Chris seems correct here.
Check out this passage from a book, one I slightly altered (by adding in x's) to prevent one from figuring out immediately which martial art it comes from by looking at martial art specific terms:
Then go into your action with all the physical resources at your disposal. All your energy must flow through arm and xxxxx hand xxxxx until it strikes the target powerfully. Then, relax immediately and completely-from right fingers to left foot. 'All the physical resources' does not mean brute force.
By power, I mean that concentrated nervous energy which all xxxxx martial artists xxxxx must know how to store, and how to release suddenly, unexpectedly, and completely whenever necessary.
It could be something straight out of a taijiquan book, talking about not using brute force, the power coming from the leg, through the hands, concentrated energy flow, etc. But it is from a fencing book (On Fencing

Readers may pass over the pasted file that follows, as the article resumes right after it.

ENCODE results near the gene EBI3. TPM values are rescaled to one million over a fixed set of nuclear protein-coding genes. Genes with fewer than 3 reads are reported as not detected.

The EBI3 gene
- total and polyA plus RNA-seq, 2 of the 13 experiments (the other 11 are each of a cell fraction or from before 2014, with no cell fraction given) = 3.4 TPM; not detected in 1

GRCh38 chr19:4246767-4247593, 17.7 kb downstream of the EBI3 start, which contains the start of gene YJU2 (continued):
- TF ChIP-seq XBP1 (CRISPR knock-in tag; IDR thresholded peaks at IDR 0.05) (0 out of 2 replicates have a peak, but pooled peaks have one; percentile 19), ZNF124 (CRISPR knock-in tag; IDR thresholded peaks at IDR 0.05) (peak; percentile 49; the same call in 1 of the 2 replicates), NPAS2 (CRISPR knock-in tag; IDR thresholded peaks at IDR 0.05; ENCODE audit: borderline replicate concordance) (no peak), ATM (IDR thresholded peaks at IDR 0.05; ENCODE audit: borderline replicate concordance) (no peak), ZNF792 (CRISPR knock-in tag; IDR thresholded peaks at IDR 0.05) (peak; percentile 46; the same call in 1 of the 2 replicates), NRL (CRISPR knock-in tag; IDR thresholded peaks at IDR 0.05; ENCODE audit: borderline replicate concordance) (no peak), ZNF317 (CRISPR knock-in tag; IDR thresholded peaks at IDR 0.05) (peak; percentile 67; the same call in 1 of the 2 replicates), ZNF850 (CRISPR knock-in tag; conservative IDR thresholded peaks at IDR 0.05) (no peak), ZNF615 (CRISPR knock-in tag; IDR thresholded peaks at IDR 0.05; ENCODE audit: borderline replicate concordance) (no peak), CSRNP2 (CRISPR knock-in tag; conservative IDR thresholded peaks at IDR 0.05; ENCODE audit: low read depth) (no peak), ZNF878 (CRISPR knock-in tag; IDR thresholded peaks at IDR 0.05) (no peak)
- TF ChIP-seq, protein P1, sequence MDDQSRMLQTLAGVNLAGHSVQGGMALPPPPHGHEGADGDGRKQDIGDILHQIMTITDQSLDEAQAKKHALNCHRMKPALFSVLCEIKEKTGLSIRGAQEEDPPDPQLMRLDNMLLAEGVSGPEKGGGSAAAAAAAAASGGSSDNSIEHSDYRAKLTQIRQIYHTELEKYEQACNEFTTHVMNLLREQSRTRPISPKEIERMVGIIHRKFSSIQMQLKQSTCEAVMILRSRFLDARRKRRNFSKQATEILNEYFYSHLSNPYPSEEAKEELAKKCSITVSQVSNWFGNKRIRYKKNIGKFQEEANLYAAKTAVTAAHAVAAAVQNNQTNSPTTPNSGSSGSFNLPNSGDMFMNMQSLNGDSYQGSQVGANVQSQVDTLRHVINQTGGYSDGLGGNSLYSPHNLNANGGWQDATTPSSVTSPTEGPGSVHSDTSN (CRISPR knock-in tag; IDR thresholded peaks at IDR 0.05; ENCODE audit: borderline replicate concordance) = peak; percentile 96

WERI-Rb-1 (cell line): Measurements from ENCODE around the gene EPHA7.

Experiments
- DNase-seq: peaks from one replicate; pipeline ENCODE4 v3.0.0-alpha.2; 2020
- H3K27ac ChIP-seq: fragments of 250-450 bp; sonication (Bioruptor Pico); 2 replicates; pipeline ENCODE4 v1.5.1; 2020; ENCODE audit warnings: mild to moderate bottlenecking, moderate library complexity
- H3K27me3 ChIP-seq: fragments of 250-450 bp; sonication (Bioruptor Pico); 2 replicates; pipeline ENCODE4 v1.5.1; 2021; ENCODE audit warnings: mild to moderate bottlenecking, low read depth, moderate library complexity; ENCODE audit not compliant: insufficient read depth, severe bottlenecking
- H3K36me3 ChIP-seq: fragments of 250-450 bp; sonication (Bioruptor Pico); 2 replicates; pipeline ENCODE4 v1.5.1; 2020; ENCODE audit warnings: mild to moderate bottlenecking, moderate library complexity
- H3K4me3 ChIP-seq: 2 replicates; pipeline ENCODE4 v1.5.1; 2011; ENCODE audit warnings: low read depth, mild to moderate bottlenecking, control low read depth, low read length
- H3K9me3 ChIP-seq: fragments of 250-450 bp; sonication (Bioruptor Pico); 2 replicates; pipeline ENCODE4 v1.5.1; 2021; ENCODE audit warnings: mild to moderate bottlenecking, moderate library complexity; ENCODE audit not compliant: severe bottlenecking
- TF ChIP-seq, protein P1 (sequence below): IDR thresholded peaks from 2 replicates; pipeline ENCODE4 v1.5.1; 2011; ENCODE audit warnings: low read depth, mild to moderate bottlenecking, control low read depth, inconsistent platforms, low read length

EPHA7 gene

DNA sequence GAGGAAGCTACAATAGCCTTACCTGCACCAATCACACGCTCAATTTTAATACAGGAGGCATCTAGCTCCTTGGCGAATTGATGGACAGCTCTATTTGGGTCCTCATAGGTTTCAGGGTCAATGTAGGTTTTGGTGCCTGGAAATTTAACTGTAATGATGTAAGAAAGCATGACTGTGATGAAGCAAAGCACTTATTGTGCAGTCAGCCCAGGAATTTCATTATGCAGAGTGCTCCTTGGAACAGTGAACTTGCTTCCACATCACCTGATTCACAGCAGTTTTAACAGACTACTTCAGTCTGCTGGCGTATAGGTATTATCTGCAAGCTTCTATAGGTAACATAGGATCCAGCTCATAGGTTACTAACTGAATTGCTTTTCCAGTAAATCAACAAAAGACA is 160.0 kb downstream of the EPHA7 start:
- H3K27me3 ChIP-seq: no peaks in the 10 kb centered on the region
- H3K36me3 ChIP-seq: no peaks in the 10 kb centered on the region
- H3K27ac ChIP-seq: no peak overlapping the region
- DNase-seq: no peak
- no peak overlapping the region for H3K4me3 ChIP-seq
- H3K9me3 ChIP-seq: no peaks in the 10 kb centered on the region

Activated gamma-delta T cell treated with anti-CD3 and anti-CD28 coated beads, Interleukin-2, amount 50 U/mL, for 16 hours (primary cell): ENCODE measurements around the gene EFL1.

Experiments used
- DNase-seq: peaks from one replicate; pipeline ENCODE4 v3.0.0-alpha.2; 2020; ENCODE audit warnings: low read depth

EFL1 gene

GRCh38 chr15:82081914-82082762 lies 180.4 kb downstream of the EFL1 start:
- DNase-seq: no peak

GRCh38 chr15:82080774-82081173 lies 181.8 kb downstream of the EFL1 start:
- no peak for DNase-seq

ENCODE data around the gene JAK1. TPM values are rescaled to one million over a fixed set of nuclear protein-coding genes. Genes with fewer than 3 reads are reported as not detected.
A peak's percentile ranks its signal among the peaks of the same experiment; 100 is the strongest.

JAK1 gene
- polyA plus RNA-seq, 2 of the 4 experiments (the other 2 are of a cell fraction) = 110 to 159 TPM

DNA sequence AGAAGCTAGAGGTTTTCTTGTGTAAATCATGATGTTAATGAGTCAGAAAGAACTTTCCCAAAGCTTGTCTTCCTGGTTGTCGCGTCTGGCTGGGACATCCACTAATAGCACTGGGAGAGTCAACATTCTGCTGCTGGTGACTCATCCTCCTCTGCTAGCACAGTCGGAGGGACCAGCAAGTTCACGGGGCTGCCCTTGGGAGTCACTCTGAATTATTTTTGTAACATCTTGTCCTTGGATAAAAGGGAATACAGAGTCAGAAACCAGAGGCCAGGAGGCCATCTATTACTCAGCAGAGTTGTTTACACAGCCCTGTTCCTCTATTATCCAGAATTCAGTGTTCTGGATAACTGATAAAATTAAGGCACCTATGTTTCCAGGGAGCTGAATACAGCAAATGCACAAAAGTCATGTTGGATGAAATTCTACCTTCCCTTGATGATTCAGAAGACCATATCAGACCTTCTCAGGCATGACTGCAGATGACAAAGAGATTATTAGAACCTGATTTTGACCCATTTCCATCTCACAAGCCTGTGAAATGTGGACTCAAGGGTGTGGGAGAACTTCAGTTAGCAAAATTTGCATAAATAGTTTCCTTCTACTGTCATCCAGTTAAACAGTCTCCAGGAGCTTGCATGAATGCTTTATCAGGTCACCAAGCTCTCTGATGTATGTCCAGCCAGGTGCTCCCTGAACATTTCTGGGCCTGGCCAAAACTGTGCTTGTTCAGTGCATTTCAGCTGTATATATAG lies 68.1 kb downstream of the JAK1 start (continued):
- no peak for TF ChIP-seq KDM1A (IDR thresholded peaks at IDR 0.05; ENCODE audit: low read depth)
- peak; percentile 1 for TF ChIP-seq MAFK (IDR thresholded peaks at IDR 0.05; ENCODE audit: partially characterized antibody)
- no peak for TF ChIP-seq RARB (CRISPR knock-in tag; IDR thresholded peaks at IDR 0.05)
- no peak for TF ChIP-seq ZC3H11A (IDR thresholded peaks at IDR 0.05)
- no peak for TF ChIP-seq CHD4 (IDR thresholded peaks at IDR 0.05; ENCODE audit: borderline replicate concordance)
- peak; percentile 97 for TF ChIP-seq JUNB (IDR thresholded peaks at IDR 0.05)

), from the 1940s. Last time I checked, fencing is not considered "internal", and moreover, it is "Western", and it is often claimed by some internal gurus that Westerners have not understand internal stuff properly.
To me, things like this, of which there are many examples, utterly demolish some internal gurus' claims that what they are teaching is new or even specific to certain types of martial arts, movements, or training methods, and claims that things are missing, and so many people (except them of course) don't know about such things.
In fact, a fun experiment would be to publish in a taijiquan journal, for example, an article that uses such passages from arts considered non-internal, and no one would even notice, then reveal in a subsequent article the arts (and not necessarily all martial ones) that they are actually from.